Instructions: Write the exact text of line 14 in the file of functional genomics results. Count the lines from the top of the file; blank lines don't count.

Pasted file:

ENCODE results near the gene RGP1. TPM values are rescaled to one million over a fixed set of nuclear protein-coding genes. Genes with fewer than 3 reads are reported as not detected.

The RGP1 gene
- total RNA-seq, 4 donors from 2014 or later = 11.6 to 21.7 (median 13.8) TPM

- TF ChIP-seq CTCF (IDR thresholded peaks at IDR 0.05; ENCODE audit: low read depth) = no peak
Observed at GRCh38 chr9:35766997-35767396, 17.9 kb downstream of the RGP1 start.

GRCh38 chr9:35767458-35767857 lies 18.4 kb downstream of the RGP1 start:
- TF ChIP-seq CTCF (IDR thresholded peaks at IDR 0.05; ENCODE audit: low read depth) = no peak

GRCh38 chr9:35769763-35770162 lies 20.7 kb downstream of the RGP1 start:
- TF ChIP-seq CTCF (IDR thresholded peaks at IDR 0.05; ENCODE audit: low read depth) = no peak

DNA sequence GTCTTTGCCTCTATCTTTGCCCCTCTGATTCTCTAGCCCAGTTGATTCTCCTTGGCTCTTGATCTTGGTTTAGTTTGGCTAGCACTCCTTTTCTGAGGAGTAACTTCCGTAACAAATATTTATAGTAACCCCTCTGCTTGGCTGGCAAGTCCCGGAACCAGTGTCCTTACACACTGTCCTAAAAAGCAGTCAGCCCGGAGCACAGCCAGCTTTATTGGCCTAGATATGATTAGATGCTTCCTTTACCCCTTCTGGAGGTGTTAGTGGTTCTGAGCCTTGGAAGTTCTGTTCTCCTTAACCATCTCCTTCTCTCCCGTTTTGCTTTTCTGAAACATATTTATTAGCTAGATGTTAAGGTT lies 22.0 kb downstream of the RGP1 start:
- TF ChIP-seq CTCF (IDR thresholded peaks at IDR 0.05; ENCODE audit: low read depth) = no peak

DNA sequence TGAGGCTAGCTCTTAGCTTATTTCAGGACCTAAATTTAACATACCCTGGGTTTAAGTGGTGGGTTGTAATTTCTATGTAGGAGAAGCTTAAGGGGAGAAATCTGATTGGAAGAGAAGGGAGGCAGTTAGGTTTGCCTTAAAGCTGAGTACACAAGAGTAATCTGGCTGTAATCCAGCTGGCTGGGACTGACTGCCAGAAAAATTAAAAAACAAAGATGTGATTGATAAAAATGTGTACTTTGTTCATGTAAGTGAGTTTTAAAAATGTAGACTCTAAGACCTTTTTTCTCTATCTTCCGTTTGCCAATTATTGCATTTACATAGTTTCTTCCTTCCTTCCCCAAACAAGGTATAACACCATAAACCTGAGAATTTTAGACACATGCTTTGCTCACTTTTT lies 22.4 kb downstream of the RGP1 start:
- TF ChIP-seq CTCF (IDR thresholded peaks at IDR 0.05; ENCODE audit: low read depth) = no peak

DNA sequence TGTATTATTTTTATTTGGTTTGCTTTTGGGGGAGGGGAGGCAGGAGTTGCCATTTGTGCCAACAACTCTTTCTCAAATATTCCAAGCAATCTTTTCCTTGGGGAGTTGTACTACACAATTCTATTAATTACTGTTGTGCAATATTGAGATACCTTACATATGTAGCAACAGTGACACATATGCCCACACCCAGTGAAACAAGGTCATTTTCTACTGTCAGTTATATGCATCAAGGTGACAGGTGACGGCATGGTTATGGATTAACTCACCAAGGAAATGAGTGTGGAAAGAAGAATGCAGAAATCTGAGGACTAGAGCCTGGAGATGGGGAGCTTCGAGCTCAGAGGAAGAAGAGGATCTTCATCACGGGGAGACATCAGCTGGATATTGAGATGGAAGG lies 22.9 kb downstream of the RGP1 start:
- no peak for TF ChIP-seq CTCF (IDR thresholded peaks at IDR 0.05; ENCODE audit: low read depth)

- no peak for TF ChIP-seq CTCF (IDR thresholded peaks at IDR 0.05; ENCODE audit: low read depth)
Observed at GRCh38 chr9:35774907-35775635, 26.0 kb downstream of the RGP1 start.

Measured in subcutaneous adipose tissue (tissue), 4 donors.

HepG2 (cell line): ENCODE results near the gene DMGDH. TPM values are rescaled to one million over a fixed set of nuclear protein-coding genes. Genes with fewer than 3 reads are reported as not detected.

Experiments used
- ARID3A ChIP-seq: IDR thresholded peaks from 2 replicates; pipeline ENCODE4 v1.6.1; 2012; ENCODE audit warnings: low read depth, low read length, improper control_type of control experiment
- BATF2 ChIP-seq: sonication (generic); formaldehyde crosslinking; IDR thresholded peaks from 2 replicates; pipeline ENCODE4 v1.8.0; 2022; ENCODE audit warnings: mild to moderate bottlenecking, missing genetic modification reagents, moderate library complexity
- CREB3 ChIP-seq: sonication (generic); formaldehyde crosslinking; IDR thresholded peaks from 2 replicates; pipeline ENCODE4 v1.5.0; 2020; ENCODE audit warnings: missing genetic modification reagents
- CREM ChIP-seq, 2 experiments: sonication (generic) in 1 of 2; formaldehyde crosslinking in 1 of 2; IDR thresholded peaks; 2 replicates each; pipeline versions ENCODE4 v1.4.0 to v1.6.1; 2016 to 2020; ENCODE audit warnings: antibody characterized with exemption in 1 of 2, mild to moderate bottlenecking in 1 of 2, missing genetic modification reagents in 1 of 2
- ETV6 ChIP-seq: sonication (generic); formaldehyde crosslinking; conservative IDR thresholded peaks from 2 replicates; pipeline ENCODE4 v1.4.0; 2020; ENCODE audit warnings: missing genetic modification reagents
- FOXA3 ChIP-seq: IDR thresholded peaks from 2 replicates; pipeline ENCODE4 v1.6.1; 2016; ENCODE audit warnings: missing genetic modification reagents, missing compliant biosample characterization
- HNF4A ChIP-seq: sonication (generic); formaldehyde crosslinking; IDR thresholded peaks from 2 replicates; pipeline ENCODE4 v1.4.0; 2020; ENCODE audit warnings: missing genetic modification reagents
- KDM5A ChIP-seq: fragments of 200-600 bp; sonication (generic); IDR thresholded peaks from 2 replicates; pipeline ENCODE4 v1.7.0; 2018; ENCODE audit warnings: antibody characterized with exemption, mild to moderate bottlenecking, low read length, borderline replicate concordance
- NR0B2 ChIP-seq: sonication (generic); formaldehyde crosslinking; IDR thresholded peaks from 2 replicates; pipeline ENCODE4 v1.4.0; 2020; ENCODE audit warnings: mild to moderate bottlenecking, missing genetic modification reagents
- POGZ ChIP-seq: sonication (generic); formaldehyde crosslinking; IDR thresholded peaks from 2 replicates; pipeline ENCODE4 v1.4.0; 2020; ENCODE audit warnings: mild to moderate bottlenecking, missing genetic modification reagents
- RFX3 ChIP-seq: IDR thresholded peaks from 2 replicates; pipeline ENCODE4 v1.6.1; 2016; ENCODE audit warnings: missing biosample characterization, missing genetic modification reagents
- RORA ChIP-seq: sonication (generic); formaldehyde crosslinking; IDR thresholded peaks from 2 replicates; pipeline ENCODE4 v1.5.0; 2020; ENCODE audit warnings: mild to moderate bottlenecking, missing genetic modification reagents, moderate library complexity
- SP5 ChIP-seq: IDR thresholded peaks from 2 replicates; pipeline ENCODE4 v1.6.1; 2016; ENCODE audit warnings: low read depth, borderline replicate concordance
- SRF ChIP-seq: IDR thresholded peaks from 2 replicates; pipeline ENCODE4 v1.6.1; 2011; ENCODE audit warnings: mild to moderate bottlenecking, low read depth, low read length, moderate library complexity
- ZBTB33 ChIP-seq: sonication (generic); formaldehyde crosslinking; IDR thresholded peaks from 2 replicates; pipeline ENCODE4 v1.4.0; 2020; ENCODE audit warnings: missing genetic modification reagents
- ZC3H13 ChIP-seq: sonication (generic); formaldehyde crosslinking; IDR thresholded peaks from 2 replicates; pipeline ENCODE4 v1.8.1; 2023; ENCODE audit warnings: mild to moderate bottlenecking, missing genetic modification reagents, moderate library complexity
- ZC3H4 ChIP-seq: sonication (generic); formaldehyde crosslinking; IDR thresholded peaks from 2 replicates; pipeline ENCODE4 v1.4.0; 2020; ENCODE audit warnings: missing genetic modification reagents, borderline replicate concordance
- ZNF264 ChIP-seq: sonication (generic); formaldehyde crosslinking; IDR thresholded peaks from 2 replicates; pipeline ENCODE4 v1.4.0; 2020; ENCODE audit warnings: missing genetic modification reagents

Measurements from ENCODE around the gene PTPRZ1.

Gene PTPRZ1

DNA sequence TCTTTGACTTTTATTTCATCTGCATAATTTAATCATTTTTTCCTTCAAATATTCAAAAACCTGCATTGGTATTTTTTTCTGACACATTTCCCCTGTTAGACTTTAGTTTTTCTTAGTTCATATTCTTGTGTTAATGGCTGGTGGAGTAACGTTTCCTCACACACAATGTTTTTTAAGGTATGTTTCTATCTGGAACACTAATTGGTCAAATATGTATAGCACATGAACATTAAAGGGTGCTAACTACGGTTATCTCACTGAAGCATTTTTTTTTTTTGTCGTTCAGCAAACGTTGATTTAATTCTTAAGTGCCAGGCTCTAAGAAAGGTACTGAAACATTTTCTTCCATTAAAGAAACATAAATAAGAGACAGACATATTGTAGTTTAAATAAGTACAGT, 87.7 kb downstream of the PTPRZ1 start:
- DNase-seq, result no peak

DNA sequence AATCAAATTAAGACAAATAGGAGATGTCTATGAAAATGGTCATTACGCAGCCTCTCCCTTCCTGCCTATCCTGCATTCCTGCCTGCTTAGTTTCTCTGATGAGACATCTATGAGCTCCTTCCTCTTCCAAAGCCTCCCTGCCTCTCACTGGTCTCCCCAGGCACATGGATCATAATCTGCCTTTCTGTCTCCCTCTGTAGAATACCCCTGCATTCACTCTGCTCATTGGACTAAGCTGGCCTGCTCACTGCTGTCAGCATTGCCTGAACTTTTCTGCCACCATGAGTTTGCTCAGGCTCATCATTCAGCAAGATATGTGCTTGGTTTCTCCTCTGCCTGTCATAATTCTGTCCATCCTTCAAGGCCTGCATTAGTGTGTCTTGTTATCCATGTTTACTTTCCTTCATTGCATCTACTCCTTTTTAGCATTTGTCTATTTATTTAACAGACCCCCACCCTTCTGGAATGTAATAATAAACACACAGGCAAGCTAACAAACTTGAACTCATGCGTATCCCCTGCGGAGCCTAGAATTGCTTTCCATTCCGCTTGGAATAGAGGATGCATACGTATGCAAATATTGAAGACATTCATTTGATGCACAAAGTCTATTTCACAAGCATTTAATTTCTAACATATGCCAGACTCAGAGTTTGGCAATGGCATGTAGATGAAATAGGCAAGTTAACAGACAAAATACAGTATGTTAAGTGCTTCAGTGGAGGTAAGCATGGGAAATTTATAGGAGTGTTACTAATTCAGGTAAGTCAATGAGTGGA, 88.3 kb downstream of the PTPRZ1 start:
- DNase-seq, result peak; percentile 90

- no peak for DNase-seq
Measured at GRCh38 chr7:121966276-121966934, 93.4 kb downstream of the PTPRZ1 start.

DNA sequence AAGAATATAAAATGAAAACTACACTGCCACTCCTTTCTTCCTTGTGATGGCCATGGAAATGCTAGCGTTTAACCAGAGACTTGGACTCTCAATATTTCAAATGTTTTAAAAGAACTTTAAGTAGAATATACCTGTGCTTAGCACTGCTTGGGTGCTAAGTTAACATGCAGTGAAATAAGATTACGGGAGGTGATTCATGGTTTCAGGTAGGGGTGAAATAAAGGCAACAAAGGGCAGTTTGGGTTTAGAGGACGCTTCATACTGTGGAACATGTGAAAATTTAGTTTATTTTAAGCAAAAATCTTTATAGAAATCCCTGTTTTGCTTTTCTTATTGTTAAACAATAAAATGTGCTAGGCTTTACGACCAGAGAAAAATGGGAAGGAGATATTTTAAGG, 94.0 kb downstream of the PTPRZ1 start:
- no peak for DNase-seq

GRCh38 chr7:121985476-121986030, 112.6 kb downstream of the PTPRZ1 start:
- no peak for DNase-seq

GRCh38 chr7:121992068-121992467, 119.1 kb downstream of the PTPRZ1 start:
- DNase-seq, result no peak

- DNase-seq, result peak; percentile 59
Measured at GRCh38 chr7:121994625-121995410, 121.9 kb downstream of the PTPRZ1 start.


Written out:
DNA sequence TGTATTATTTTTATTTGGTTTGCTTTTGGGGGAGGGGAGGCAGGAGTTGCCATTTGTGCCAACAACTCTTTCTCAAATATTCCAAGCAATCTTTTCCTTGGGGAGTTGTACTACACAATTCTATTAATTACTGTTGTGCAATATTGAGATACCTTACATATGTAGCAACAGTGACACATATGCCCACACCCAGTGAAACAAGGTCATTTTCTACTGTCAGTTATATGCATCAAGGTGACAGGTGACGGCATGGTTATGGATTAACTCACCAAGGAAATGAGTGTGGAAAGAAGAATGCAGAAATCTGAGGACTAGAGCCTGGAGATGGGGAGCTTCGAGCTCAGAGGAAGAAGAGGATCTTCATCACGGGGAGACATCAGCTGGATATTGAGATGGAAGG lies 22.9 kb downstream of the RGP1 start: